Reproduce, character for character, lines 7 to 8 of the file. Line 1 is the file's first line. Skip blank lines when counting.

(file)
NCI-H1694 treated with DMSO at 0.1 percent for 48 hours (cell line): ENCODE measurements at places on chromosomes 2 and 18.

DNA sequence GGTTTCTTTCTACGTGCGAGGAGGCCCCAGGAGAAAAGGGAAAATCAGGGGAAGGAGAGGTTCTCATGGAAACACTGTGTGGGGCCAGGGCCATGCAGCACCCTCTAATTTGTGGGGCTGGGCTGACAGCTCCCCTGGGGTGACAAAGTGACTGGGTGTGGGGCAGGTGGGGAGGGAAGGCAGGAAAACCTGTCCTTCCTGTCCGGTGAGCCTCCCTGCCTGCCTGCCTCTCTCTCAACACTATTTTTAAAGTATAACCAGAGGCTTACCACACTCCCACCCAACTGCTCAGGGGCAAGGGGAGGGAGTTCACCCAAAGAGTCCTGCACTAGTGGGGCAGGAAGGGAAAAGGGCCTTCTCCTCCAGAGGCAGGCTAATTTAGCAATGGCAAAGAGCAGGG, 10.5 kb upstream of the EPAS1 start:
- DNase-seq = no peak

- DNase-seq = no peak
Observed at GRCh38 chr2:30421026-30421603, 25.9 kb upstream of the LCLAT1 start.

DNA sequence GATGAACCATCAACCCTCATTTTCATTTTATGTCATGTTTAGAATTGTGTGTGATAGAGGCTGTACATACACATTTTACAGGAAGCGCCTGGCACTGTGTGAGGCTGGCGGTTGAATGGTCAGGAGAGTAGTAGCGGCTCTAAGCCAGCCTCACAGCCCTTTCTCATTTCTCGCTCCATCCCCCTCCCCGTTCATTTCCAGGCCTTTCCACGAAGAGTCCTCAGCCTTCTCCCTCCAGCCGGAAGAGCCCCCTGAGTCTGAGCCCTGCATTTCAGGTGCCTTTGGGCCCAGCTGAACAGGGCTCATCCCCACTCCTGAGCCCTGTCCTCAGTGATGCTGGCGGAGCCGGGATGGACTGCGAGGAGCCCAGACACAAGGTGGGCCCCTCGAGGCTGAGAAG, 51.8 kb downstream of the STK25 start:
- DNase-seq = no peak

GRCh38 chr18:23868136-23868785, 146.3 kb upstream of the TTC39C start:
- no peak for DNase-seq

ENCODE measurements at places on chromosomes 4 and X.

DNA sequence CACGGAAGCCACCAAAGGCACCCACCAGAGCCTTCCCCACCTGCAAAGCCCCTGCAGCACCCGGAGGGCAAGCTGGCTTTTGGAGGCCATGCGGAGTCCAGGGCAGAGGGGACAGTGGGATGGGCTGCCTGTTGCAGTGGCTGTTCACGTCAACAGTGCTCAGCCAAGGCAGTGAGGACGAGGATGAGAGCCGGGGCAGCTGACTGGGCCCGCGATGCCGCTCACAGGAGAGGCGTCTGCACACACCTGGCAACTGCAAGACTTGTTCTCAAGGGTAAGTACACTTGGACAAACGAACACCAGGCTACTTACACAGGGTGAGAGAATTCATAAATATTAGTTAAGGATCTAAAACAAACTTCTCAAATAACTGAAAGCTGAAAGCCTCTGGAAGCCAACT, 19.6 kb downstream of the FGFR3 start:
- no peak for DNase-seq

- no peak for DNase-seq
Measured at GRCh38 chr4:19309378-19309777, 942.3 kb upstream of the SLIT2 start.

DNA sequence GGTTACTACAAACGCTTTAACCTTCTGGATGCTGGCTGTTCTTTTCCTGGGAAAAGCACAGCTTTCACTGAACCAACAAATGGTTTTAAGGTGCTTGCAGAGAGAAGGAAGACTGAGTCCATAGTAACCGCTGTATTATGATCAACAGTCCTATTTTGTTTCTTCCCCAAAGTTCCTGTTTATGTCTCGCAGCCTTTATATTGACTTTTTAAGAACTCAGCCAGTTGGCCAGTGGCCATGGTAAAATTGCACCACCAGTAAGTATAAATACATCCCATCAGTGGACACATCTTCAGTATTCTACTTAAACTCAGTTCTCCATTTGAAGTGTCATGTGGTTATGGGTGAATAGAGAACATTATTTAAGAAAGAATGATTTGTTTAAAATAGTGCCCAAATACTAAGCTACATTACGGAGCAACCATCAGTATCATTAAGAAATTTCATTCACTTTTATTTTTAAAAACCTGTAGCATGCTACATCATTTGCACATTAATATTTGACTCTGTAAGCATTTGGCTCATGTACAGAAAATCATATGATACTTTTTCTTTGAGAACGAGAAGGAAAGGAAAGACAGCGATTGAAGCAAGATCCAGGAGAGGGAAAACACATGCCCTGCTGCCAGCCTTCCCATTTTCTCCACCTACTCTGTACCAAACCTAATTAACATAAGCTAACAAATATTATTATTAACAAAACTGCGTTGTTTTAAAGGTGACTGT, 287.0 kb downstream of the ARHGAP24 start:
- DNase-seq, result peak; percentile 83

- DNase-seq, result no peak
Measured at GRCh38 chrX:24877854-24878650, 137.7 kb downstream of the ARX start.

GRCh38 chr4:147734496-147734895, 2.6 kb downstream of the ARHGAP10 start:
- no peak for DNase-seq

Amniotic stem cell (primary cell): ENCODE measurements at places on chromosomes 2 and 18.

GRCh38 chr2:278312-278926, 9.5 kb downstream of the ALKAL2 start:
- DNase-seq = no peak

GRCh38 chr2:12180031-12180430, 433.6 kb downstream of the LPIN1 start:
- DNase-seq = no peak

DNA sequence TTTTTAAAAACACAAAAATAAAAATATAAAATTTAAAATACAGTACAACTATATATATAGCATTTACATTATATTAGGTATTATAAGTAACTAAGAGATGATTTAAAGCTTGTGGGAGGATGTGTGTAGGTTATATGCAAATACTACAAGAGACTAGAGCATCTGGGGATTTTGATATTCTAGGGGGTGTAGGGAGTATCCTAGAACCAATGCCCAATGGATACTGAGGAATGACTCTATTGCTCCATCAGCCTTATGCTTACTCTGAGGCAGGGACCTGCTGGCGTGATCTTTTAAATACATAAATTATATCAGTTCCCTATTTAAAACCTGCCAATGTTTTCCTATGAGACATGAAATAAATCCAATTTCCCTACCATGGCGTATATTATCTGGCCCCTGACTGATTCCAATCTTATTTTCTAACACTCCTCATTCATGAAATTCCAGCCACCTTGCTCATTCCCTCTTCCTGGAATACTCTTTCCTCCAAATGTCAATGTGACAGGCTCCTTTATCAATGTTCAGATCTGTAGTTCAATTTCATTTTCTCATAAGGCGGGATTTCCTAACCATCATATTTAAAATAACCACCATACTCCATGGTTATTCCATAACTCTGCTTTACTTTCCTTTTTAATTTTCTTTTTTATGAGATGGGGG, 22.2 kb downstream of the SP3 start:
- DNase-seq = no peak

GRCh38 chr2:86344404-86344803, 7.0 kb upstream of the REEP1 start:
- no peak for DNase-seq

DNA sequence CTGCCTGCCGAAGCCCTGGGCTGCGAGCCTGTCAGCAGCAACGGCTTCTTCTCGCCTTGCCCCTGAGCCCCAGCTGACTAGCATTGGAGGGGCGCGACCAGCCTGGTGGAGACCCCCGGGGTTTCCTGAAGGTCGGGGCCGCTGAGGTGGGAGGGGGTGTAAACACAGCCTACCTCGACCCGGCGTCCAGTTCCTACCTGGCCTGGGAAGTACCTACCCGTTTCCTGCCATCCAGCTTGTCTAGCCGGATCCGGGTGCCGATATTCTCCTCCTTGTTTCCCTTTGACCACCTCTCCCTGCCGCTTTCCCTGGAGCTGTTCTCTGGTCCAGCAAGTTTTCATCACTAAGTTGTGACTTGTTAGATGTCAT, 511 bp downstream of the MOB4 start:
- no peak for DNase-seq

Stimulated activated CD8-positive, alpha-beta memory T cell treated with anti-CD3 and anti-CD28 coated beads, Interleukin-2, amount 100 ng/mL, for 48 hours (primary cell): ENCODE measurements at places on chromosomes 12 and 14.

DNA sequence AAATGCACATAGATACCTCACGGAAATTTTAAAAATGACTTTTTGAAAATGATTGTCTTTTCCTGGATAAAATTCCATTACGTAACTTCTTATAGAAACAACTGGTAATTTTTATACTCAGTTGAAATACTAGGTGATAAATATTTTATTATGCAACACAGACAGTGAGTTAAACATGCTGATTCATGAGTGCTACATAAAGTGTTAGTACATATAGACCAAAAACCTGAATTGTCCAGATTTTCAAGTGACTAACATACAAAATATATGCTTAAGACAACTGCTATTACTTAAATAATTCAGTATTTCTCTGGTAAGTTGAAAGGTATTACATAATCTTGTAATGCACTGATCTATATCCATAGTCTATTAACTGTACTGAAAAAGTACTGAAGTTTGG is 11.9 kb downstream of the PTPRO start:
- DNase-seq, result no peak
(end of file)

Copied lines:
- DNase-seq = no peak

GRCh38 chr18:23868136-23868785, 146.3 kb upstream of the TTC39C start: